In this post we are going to list some Linux clients for Usenet. You may not have heard of this service or think it's a thing of the past. However, although its number of users is slowly declining, there is still an active community that makes it an interesting option.
Originally it was used to communicate users with common interestsyes In fact, it was the platform chosen by a certain Linus Torvalds to comment on a project he was working on. Something called Linux or something like that, you may have seen it somewhere.
Finally, the main alternative to Usenet, Arpanet (based on the work of the United States Ministry of Defense) would end up imposing itself as the basis of what we know today as the Internet. Usenet today is used primarily as a way to share content such as articles, images, files and email. Statistics say that it stores a minimum of 30,000 petabytes of data.
Table of Contents
How the Usenet works
Usenet was born in 1979 and its name derives from the Unix User Network.. Its creators, three students named Tom Truscott, Jim Ellis and Steve Bellovin started the project by exchanging data between two computers using the Unix Copy Protocol (UUCP)
From the users' point of view, Usenet is no different from other popular services. Articles are classified in newsgroups. Articles and their responses are grouped into threads.
Where Usenet has an advantage is in access speed. It is much larger than the traditional Internet as it works with a distributed network of news servers. Although some of the newsgroups are moderated, most are not so users can post without restriction.
Although it can be accessed from the Internet using common browsers the ideal is to use a special program known as a newsreader. These are usually a combination of search engine and browser and usually require a periodic payment to access the content.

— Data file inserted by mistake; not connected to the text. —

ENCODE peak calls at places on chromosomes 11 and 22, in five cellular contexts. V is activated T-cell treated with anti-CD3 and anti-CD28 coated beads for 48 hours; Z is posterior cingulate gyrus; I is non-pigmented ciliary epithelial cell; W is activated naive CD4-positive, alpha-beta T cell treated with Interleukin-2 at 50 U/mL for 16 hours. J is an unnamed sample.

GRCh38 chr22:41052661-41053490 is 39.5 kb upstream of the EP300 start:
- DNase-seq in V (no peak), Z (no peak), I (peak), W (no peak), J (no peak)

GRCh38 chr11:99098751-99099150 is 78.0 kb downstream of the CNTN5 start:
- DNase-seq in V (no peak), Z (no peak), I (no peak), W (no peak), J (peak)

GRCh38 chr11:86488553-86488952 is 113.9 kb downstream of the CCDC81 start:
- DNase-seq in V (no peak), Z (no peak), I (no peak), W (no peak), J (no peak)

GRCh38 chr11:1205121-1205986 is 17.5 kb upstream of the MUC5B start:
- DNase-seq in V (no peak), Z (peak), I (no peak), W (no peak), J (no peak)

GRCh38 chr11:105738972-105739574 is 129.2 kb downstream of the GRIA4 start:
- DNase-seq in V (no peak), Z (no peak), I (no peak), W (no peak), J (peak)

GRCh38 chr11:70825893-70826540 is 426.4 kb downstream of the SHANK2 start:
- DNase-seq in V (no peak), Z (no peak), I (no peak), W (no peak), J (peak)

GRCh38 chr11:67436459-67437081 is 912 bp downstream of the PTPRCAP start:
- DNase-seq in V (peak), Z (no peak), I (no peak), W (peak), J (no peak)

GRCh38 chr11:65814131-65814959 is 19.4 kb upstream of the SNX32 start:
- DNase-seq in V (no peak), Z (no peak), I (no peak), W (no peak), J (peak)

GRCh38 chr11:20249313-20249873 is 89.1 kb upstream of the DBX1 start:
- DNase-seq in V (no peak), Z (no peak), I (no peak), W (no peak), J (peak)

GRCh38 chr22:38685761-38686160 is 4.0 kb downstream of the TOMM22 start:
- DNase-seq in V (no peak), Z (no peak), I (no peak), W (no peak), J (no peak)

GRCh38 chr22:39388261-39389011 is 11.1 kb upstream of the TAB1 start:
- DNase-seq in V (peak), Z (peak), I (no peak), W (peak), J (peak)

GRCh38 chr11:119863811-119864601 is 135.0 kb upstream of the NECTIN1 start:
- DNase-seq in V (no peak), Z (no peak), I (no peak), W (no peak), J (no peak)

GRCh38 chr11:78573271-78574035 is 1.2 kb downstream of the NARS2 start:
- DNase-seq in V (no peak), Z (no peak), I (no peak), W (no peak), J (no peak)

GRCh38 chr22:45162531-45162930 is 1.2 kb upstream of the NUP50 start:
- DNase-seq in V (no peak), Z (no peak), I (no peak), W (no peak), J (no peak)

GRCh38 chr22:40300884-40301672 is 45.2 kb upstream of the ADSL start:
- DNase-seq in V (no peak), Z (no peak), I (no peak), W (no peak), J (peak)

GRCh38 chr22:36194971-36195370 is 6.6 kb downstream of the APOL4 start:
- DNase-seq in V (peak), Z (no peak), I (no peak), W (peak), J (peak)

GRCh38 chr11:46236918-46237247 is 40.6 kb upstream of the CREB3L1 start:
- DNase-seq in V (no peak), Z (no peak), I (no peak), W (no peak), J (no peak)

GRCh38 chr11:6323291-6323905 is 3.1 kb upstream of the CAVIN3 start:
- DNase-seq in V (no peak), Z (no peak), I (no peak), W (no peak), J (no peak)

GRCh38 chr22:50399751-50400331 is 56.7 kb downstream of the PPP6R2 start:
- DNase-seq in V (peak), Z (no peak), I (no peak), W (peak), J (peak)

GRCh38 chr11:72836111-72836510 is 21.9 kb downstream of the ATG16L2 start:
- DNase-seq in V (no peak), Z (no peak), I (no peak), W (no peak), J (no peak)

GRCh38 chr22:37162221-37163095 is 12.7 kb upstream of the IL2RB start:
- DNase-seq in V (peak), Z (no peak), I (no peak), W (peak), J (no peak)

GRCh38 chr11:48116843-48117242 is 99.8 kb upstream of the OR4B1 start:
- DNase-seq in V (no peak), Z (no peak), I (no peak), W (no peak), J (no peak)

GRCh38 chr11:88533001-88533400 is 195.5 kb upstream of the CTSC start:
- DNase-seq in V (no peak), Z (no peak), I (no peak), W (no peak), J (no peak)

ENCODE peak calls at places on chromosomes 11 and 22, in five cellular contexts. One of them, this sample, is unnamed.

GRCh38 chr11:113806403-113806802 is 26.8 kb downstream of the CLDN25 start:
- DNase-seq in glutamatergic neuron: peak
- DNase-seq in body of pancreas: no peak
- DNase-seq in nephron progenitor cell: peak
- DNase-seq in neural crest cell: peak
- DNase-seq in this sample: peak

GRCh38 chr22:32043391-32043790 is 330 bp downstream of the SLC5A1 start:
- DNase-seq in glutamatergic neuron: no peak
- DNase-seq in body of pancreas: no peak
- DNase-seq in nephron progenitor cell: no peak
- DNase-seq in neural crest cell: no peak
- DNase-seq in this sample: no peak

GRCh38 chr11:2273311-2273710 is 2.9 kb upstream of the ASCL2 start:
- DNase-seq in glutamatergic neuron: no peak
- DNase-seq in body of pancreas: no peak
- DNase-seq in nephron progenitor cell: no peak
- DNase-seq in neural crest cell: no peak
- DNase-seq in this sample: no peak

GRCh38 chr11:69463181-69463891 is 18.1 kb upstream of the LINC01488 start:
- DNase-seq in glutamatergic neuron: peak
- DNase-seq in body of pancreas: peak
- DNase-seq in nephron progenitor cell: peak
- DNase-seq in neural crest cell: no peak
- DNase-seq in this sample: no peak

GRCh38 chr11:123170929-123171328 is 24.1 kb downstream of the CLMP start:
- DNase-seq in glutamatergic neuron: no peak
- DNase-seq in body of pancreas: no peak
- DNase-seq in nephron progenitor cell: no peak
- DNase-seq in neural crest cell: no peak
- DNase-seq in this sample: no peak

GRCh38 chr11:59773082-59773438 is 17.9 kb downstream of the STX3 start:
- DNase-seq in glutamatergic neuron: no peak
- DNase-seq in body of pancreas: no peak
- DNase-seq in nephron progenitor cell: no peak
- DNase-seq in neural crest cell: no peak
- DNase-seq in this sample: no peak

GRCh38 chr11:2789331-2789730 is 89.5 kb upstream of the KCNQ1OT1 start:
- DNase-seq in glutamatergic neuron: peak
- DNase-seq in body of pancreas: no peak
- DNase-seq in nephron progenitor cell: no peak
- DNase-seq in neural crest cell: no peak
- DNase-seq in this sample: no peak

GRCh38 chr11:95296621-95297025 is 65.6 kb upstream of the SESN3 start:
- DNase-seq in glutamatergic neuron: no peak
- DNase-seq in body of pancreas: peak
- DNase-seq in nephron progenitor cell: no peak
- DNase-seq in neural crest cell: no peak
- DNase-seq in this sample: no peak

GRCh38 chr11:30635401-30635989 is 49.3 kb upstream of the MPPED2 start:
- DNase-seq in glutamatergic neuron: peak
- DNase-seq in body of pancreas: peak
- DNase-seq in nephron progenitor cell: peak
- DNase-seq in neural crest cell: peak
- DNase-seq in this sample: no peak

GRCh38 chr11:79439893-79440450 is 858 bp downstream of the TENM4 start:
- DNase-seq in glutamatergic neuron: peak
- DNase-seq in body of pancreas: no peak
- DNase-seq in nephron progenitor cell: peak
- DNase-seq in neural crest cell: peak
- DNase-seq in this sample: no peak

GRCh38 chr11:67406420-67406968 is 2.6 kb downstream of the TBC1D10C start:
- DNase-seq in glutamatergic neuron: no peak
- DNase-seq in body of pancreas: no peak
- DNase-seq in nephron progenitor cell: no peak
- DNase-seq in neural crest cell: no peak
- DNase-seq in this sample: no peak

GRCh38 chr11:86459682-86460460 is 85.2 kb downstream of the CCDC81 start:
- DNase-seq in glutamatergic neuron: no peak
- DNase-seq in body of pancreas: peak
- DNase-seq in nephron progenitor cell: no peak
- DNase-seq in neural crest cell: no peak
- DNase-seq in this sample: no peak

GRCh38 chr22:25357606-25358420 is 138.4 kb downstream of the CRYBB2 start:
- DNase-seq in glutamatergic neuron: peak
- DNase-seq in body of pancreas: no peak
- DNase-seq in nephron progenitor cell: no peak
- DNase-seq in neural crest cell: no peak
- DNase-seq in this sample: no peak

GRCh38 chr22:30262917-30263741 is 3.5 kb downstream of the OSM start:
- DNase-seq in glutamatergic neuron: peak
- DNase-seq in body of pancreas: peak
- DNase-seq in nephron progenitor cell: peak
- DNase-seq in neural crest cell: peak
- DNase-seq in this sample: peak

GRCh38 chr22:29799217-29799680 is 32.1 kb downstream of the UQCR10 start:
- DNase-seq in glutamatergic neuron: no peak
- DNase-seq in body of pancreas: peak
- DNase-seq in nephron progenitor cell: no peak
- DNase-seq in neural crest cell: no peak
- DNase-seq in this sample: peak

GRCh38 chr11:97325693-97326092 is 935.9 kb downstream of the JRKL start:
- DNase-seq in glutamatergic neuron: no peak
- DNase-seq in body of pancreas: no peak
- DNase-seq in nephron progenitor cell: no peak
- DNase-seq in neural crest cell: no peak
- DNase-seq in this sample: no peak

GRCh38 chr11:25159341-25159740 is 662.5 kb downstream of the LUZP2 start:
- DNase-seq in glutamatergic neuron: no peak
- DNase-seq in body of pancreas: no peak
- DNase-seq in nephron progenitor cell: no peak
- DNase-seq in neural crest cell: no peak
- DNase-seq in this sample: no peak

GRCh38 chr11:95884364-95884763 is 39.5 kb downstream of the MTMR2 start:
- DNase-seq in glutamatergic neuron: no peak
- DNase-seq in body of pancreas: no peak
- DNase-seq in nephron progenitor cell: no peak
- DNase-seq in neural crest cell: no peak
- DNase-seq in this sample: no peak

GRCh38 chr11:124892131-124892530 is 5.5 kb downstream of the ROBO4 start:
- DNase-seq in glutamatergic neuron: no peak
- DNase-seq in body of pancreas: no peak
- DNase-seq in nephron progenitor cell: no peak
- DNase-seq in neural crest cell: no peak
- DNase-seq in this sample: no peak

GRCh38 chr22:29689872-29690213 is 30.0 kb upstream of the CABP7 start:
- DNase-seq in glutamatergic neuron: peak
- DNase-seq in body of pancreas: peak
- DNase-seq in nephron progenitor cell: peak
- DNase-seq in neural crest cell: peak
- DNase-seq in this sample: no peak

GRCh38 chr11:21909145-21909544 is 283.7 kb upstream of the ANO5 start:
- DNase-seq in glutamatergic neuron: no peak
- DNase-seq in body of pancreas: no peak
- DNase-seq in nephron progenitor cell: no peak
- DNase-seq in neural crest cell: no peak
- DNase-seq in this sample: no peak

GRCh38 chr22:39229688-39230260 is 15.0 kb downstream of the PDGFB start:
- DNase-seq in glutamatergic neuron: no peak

The NZB file format
Usenet uses the HTTP protocol to transfer information, but it transfers files using Network News Transfer Protocol, or NNTP. As for the contents, they can be accessed through NZB files. These contain information on where to find a content specific which avoids having to search for them all over the network.
In practice these files are text files that can be viewed with any editor. since they are based on XML. The news reader downloads the different parts of the file according to the instructions of the NZB and when finished they join it.
Usenet clients for Linux
This application open source is available for Windows and Linux. Work with a web interface and operate with N filesZB. That is to say that it is not useful for reading news. Get information about available files from RSS feeds of indexing services.
- It works in the background and is controlled from the browser.
- Bind and unpack the binaries at the end of the download.
- Allows you to limit the bandwidth.
- Allows you to categorize the downloads.
- You can set priorities and pause downloads.
- Support for the secure exchange protocol.
- End of download notice via customizable email.
Other tool to download open source NZB. It is available for Linux, FreeBSD, Windows and Mac. Some Linux distributions like those derived from Debian have it in the repositories.
The configuration is somewhat more complex, although not too much, and it is done from the web interface. In it we must put a username and password to later configure the Usenet account.
- Little consumption.
- Responsive web interface.
- Support for multiple servers.
- Reading RSS feeds.
My job is to offer you alternatives, not to tell you what to think. personally I don't think the faster download speed is worth the hassle of setup and paying for the service. But, it is you who must test and decide. In any case, it is a service intended for extinction.
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